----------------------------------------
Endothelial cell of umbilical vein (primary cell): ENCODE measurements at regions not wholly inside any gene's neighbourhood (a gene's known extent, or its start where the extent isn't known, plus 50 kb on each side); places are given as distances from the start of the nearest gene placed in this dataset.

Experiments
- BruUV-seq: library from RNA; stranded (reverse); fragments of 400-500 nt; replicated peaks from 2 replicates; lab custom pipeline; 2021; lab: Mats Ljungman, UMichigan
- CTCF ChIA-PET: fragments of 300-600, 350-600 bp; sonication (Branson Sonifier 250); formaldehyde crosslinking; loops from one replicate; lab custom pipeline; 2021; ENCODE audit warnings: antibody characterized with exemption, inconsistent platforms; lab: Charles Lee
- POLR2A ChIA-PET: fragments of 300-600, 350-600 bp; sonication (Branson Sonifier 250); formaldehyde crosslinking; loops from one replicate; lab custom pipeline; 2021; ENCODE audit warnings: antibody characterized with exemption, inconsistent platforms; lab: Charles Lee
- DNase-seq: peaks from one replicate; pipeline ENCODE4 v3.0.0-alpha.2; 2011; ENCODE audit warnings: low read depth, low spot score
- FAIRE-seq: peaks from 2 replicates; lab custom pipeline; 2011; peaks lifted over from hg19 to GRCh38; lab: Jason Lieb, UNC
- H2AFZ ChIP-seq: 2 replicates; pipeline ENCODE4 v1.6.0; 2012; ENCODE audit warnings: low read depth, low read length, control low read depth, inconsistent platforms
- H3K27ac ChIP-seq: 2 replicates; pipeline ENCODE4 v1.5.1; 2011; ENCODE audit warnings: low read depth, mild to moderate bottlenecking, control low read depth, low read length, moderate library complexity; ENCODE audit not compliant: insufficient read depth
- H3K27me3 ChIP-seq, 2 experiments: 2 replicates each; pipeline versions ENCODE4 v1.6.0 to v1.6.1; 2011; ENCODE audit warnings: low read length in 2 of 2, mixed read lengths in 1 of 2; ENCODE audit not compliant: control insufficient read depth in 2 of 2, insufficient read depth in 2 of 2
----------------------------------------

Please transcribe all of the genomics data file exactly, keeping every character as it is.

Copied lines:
Endothelial cell of umbilical vein (primary cell): ENCODE measurements at regions not wholly inside any gene's neighbourhood (a gene's known extent, or its start where the extent isn't known, plus 50 kb on each side); places are given as distances from the start of the nearest gene placed in this dataset.

Experiments
- BruUV-seq: library from RNA; stranded (reverse); fragments of 400-500 nt; replicated peaks from 2 replicates; lab custom pipeline; 2021; lab: Mats Ljungman, UMichigan
- CTCF ChIA-PET: fragments of 300-600, 350-600 bp; sonication (Branson Sonifier 250); formaldehyde crosslinking; loops from one replicate; lab custom pipeline; 2021; ENCODE audit warnings: antibody characterized with exemption, inconsistent platforms; lab: Charles Lee
- POLR2A ChIA-PET: fragments of 300-600, 350-600 bp; sonication (Branson Sonifier 250); formaldehyde crosslinking; loops from one replicate; lab custom pipeline; 2021; ENCODE audit warnings: antibody characterized with exemption, inconsistent platforms; lab: Charles Lee
- DNase-seq: peaks from one replicate; pipeline ENCODE4 v3.0.0-alpha.2; 2011; ENCODE audit warnings: low read depth, low spot score
- FAIRE-seq: peaks from 2 replicates; lab custom pipeline; 2011; peaks lifted over from hg19 to GRCh38; lab: Jason Lieb, UNC
- H2AFZ ChIP-seq: 2 replicates; pipeline ENCODE4 v1.6.0; 2012; ENCODE audit warnings: low read depth, low read length, control low read depth, inconsistent platforms
- H3K27ac ChIP-seq: 2 replicates; pipeline ENCODE4 v1.5.1; 2011; ENCODE audit warnings: low read depth, mild to moderate bottlenecking, control low read depth, low read length, moderate library complexity; ENCODE audit not compliant: insufficient read depth
- H3K27me3 ChIP-seq, 2 experiments: 2 replicates each; pipeline versions ENCODE4 v1.6.0 to v1.6.1; 2011; ENCODE audit warnings: low read length in 2 of 2, mixed read lengths in 1 of 2; ENCODE audit not compliant: control insufficient read depth in 2 of 2, insufficient read depth in 2 of 2